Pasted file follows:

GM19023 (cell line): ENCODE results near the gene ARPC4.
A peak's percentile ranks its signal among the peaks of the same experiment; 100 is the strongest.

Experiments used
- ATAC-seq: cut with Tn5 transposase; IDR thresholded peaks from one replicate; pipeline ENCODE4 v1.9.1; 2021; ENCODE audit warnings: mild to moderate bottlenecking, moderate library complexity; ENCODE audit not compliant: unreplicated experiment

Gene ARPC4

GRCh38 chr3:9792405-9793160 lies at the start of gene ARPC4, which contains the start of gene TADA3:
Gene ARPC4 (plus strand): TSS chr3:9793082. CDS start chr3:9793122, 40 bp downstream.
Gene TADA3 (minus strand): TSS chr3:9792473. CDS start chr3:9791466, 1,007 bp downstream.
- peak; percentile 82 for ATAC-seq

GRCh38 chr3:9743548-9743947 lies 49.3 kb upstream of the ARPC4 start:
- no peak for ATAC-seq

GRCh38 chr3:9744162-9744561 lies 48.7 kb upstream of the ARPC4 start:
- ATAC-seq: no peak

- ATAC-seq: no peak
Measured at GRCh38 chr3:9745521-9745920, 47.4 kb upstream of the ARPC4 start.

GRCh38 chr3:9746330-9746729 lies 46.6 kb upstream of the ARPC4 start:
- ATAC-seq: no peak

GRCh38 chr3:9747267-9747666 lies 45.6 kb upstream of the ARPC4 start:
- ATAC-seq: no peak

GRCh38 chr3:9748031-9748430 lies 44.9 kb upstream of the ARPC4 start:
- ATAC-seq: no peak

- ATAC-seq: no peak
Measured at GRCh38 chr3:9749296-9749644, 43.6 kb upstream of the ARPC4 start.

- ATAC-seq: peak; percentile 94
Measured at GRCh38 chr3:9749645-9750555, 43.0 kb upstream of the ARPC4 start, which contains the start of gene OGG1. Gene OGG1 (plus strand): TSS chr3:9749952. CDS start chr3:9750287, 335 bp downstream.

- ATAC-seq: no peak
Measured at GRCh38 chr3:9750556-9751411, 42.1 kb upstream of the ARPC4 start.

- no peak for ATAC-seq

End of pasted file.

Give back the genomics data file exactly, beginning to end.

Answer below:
GM19023 (cell line): ENCODE results near the gene ARPC4.
A peak's percentile ranks its signal among the peaks of the same experiment; 100 is the strongest.

Experiments used
- ATAC-seq: cut with Tn5 transposase; IDR thresholded peaks from one replicate; pipeline ENCODE4 v1.9.1; 2021; ENCODE audit warnings: mild to moderate bottlenecking, moderate library complexity; ENCODE audit not compliant: unreplicated experiment

Gene ARPC4

GRCh38 chr3:9792405-9793160 lies at the start of gene ARPC4, which contains the start of gene TADA3:
Gene ARPC4 (plus strand): TSS chr3:9793082. CDS start chr3:9793122, 40 bp downstream.
Gene TADA3 (minus strand): TSS chr3:9792473. CDS start chr3:9791466, 1,007 bp downstream.
- peak; percentile 82 for ATAC-seq

GRCh38 chr3:9743548-9743947 lies 49.3 kb upstream of the ARPC4 start:
- no peak for ATAC-seq

GRCh38 chr3:9744162-9744561 lies 48.7 kb upstream of the ARPC4 start:
- ATAC-seq: no peak

- ATAC-seq: no peak
Measured at GRCh38 chr3:9745521-9745920, 47.4 kb upstream of the ARPC4 start.

GRCh38 chr3:9746330-9746729 lies 46.6 kb upstream of the ARPC4 start:
- ATAC-seq: no peak

GRCh38 chr3:9747267-9747666 lies 45.6 kb upstream of the ARPC4 start:
- ATAC-seq: no peak

GRCh38 chr3:9748031-9748430 lies 44.9 kb upstream of the ARPC4 start:
- ATAC-seq: no peak

- ATAC-seq: no peak
Measured at GRCh38 chr3:9749296-9749644, 43.6 kb upstream of the ARPC4 start.

- ATAC-seq: peak; percentile 94
Measured at GRCh38 chr3:9749645-9750555, 43.0 kb upstream of the ARPC4 start, which contains the start of gene OGG1. Gene OGG1 (plus strand): TSS chr3:9749952. CDS start chr3:9750287, 335 bp downstream.

- ATAC-seq: no peak
Measured at GRCh38 chr3:9750556-9751411, 42.1 kb upstream of the ARPC4 start.

- no peak for ATAC-seq